U.S. inflation data released Friday by the Bureau of Labor Statistics show that a two-month spike in headline inflation seems to have run its course. Both headline and core inflation measures are now close to or below the Fed's 2 percent target. In a related development, the Atlanta Fed reports that deflation probabilities have nosedived since President Obama won re-election earlier this month.
The headline all-items CPI increased at an annual rate of just 1.81 percent in October, down from 7.48 percent in August and 7.06 percent in September. Most of the decrease came from a drop in energy prices, which had soared in the previous two months. New and used car prices also fell. Increases in the prices of food and apparel partly offset the decreases in energy and vehicles.
Measures of underlying inflation, which had not followed the late-summer spike of the all-items CPI, remained moderate. The BLS core CPI, which excludes food and energy prices, increased at a 2.18 annual rate in October. The Cleveland Fed's 16-percent trimmed mean inflation rate increased at annual rate of 1.69 percent. The trimmed mean measure of underlying inflation excludes the 8 percent of prices that increase the most in a given month and also the 8 percent of prices that increase least (or decrease most), whether they are energy, food, or anything else. The following chart shows all three measures.
Meanwhile, an indicator of deflation probability published by the Atlanta Fed has nosedived since the election. The probability that the CPI on April 15, 2017 will be below its level of April 15, 2012 fell from 11.52 percent the day before the election to 8.81 percent on November 14th. The decrease could be interpreted as indicating that investors believe President Obama will safely steer the economy through the recession risk posed by political gridlock and the fiscal cliff.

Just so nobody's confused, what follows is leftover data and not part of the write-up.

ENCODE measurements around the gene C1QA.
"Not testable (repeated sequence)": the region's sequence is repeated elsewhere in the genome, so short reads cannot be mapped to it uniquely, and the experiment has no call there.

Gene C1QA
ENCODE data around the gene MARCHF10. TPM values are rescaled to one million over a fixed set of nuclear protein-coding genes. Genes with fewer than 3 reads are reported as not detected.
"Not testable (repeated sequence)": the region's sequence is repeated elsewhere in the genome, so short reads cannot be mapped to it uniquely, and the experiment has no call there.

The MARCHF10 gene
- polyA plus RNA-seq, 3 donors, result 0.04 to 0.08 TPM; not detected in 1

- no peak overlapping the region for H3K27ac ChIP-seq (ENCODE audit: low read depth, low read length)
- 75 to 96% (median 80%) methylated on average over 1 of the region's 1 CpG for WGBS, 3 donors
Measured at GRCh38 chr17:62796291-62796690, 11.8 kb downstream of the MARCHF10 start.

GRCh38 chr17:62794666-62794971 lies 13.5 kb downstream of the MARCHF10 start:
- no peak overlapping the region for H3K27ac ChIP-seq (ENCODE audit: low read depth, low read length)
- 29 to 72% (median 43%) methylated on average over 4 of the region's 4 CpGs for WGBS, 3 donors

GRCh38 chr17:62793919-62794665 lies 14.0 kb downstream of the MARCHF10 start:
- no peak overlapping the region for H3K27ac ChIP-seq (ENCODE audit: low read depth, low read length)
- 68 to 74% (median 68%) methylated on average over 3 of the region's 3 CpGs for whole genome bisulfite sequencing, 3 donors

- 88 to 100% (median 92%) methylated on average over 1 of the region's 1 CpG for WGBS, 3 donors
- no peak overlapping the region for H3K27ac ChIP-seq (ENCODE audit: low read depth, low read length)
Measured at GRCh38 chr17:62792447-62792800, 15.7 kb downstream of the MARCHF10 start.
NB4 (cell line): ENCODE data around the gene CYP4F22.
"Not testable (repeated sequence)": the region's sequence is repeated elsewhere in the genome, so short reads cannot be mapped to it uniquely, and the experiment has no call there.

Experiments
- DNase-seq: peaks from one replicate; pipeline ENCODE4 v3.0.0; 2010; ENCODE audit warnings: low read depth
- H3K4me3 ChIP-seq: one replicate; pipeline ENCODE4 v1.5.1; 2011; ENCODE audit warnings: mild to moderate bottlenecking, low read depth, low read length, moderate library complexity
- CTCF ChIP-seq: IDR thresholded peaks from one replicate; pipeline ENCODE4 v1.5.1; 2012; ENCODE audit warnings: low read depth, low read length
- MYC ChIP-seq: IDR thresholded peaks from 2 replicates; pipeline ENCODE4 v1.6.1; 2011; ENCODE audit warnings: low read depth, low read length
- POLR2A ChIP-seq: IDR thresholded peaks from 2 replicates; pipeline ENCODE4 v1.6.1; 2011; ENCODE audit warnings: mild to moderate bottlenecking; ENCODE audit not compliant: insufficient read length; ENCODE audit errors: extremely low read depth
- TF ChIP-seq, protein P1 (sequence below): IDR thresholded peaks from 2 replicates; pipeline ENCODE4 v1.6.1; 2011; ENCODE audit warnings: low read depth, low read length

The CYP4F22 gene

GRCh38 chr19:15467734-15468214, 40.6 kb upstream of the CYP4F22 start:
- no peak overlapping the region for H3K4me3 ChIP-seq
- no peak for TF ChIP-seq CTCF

The Atlanta Fed calculates the probability of inflation over a five-year interval by comparing the prices of newly issued Treasury Inflation Protected Securities (TIPS) with those of previously issued TIPS having similar maturities. The methodology is based on the fact that newly issued TIPS of a given maturity offer a slightly greater degree of deflation protection than those issued earlier. As the chart shows, the risk of deflation is now at its lowest level in more than a year.
TIPS prices can also be used to estimate expected inflation. The method used by the Cleveland Fed tries to measure expectations for various time horizons while, at the same time, isolating the element in expected TIPS prices that represents a risk premium rather than future inflation. The next chart gives their five- and ten-year expected inflation rates. The fact that expectations of both inflation and deflation are falling suggests growing confidence that monetary and fiscal policymakers will neither plunge the economy into a new depression nor allow an outbreak of inflation. However, note that both the five-year and ten-year expected inflation rates are well below the Fed's target of 2 percent. That implies market participants do not expect the Fed's current program of quantitative easing to meet its objectives in full and on schedule.